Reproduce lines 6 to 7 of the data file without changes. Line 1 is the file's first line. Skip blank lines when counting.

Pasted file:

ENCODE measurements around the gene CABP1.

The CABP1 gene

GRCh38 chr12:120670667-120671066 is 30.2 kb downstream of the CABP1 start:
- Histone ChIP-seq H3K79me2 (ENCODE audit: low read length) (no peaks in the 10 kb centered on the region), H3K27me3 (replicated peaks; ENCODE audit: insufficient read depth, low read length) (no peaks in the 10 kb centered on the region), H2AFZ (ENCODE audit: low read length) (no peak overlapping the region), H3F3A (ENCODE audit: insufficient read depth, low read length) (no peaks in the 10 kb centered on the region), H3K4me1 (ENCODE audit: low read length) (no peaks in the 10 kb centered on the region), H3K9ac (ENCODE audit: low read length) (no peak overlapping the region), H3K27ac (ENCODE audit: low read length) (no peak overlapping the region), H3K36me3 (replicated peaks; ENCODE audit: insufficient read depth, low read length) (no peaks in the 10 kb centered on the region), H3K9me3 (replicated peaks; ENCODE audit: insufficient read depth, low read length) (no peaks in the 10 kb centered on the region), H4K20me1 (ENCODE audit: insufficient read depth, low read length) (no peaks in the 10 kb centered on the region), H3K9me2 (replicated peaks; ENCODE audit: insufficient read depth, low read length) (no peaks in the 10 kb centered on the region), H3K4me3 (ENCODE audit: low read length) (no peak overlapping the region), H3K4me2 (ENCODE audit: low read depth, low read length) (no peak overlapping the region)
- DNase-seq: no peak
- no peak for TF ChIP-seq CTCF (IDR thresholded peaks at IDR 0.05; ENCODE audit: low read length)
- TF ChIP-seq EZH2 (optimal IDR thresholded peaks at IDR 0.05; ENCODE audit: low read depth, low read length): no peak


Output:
- no peak for TF ChIP-seq CTCF (IDR thresholded peaks at IDR 0.05; ENCODE audit: low read length)
- TF ChIP-seq EZH2 (optimal IDR thresholded peaks at IDR 0.05; ENCODE audit: low read depth, low read length): no peak